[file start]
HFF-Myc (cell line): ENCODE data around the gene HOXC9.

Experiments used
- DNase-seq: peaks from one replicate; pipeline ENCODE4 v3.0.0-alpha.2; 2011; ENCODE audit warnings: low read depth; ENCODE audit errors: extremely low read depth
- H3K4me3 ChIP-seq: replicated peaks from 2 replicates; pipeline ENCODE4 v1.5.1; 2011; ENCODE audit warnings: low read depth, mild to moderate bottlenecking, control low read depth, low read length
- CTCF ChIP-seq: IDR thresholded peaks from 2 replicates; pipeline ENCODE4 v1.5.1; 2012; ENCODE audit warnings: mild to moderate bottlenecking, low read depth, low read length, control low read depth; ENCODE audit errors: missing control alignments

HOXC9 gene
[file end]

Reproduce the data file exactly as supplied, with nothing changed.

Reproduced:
HFF-Myc (cell line): ENCODE data around the gene HOXC9.

Experiments used
- DNase-seq: peaks from one replicate; pipeline ENCODE4 v3.0.0-alpha.2; 2011; ENCODE audit warnings: low read depth; ENCODE audit errors: extremely low read depth
- H3K4me3 ChIP-seq: replicated peaks from 2 replicates; pipeline ENCODE4 v1.5.1; 2011; ENCODE audit warnings: low read depth, mild to moderate bottlenecking, control low read depth, low read length
- CTCF ChIP-seq: IDR thresholded peaks from 2 replicates; pipeline ENCODE4 v1.5.1; 2012; ENCODE audit warnings: mild to moderate bottlenecking, low read depth, low read length, control low read depth; ENCODE audit errors: missing control alignments

HOXC9 gene